Orange Customer Communications – the Ups and the Downs
// August 5th, 2009 // Mobile
I just received the following SMS from Orange, which they no doubt felt was extremely helpful:
Hello. From 7 Sept making & receiving roaming calls in zones 3-7 will have a min 60 second charge then charged per second orange.co.uk/business/roamingupdates”
I do like the idea of at least proactively telling your customers when you unilaterally renegotiate the fees you charge them, but as a Londoner my initial reaction was “They’re going to charge me for taking calls outside of zone 2??” This is relatively pertinent as I’m going for a dinner in Putney tomorrow…
A note for non-Londoners: the city is divided into zones for public transport purposes, and anything outside of zone 1 is pretty much not really London. Arguably even west zone 1 doesn’t really count.
A note for Americans: public transport is a novel system enabling movement around a city without driving a car, leading to a much more compact urban design where every shop doesn’t need a vast car park in front of it, and walking from shop to shop is achievable and encouraged (keeps the weight down too).
You can kind of understand the concept of non-London being roaming, because there’s no need to go there most of the time, but it does seem a little cheeky as the regions are often quite pleasant in the summer and they are technically also part of the country.
Another note for foreigners: unlike most countries, the UK’s first city takes a disproportionate share of everything as the governmental, administrative and business capital of the country; it can make a claim to be the cultural capital too, though some of the other cities could try and argue that one. People outside London tend to resent it for that, and Londoners tend to ignore them because they’re not in London.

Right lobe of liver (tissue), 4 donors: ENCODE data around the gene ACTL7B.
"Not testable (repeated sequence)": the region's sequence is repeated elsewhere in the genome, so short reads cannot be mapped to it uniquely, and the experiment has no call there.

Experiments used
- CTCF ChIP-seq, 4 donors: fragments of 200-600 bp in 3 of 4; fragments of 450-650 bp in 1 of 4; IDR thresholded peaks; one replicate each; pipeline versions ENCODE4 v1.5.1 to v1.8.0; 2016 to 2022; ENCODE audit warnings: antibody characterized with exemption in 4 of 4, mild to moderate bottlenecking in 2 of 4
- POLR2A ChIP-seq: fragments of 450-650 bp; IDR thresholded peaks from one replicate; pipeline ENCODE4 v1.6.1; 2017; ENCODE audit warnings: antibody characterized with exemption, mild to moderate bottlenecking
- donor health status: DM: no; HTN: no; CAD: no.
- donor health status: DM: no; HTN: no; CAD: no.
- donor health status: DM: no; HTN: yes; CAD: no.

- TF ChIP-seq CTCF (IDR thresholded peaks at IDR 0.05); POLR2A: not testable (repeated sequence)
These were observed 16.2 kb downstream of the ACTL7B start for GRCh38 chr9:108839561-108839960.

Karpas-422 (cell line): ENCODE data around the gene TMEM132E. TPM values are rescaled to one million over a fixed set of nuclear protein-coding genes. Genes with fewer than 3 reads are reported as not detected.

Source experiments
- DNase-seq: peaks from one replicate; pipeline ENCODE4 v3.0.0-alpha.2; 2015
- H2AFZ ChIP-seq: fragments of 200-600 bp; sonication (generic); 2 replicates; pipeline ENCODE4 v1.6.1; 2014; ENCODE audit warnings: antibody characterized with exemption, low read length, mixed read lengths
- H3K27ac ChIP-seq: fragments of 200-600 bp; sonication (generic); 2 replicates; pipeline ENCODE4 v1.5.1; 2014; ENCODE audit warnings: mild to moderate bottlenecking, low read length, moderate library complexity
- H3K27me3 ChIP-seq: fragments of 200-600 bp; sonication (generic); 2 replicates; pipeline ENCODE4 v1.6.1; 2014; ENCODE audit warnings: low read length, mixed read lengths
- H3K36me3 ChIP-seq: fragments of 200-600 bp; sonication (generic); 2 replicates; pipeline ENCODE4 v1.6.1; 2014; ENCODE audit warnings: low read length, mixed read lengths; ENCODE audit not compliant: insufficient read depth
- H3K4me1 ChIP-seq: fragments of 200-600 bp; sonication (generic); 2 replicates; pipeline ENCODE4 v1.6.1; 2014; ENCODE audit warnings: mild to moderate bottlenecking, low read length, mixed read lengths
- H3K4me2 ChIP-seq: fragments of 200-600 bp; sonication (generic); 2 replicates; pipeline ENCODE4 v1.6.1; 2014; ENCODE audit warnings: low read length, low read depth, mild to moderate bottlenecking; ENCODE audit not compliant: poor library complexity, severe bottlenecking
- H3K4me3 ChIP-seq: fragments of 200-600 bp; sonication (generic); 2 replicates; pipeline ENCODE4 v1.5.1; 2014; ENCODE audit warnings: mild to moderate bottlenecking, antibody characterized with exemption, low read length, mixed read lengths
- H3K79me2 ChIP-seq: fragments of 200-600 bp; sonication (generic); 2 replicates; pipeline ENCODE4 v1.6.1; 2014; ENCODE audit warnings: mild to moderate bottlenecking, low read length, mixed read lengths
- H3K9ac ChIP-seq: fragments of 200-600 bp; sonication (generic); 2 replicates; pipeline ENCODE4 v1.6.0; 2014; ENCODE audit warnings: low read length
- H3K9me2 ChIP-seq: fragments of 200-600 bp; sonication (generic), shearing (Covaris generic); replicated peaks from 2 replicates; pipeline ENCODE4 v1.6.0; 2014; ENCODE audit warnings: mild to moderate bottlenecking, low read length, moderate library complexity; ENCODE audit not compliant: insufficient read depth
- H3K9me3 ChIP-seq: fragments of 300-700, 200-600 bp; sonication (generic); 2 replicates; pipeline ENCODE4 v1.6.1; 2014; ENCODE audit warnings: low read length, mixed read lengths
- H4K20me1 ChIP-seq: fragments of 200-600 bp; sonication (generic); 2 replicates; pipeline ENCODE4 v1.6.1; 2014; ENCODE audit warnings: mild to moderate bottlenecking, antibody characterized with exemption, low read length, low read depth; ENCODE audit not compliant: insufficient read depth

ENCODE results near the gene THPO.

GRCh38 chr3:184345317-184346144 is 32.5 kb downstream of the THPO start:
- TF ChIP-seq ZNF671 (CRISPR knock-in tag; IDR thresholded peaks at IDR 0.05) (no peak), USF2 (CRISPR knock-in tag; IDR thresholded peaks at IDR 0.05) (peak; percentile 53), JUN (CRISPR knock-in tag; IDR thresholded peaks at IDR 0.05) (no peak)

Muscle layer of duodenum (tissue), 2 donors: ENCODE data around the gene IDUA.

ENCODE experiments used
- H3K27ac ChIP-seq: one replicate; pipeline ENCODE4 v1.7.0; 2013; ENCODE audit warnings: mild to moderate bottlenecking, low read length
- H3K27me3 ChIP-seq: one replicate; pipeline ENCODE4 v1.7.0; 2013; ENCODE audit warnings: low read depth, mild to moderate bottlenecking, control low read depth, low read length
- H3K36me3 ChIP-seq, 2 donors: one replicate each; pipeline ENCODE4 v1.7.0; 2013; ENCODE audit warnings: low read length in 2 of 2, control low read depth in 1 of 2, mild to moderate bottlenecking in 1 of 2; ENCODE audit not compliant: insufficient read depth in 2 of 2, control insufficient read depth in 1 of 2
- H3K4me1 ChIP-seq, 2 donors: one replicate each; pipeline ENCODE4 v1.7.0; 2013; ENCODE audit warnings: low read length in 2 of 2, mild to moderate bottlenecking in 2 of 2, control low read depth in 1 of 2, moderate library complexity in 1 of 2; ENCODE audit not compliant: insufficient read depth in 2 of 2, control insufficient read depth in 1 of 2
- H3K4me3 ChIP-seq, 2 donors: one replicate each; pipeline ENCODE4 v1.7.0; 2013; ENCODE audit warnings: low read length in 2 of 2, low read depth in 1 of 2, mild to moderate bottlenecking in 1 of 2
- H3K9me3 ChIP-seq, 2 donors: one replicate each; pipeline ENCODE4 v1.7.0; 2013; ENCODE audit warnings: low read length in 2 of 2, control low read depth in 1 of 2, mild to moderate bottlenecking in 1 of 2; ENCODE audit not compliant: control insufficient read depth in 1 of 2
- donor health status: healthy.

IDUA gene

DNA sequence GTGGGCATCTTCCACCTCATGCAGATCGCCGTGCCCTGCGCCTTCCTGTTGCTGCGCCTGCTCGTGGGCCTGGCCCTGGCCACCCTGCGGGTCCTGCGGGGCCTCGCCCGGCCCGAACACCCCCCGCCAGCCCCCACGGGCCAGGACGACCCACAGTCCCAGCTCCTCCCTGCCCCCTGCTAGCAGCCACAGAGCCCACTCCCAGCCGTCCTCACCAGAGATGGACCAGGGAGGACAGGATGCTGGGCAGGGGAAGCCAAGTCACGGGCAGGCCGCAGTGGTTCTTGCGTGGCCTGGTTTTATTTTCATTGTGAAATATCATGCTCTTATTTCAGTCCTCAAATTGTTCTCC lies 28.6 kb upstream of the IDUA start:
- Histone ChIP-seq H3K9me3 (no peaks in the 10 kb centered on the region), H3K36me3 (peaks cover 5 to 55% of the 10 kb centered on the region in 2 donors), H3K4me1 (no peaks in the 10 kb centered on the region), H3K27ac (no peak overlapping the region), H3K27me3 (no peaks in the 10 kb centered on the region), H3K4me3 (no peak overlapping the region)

This post has meandered some way off topic, but at the start I mentioned a text message from Orange. My point really is that sending out something like that was pretty meaningless, and actually only caused confusion.
How was my roaming billed before? I remember before the EU got involved it used to cost me more than a quid just to pick up the phone in Estonia, and a number of telephone salesman got extremely rude responses because of this. Apparently it ought to be cheaper now, but talk of per second billing just encourages me to say less even though actually it probably means it’ll cost less, maybe. Fundamentally, does anyone care enough? If you’re on a business phone you just talk, if you’re not you get the hell off the line asap. It’s nice to know that there is a mathematical function applied to come up with the cost, but if it can be changed unilaterally like this and requires counting of seconds it’s unlikely most people will bother to worry about the details.
Possibly the zones are tied to DVD region zones? At least I’d have some hope of knowing what they meant that way.
On to more of a successful communication from Orange. Yesterday they rang me up for a halfway contract review (9 months to go – I much preferred the old style 12 month contracts, but apparently to get an N96 I had to plump for 18; how they must be laughing). Apparently, we could save over £50 a month if we got data bundles.
This makes complete sense – we have testing SIMs downloading apps all the time, and Ben and I also use data a lot – but it’s somewhat ironic as 9 months ago we actually signed up for “unlimited” data bundles. A few months later I called to ask why we were beiong charged so much for data when we were on unlimited bundles and they denied any knowledge of such a thing, saying we could add bundles if we wanted for something like £30/month/SIM – pretty ridiculous. They had some other prepay bundles which were slightly more expensive per Mb than the usual per Mb charge, and that was it. We declined.
Fast forward half a year and Orange data bundles are back, and fairly cheap. We now have them, allegedly (I’ll be checking in a few months) and will be saving money, all at Orange’s recommendation. This is a vastly more helpful and welcome communication than the news that Putney will incur roaming charges.
Orange also have a testing centre, where you can borrow their handsets to test your apps. We looked into it for FrontlineSMS and found in the UK there was not one phone from the last two years. Plenty of old phones are still in circulation – that’s why we always support them at Masabi – but plenty of new ones are too! Why do they bother?
On the other hand, they will now test and sign any Java apps they really like for their App Store, free of charge. That’s a huge boost, as thusfar operators have tended to view the QA and signature steps of an app store as a means of revenue generation, gouging the developers at every step. There are alternative ways to explain what they do, but it’s hard to see it any other way if you’re not an operator yourself!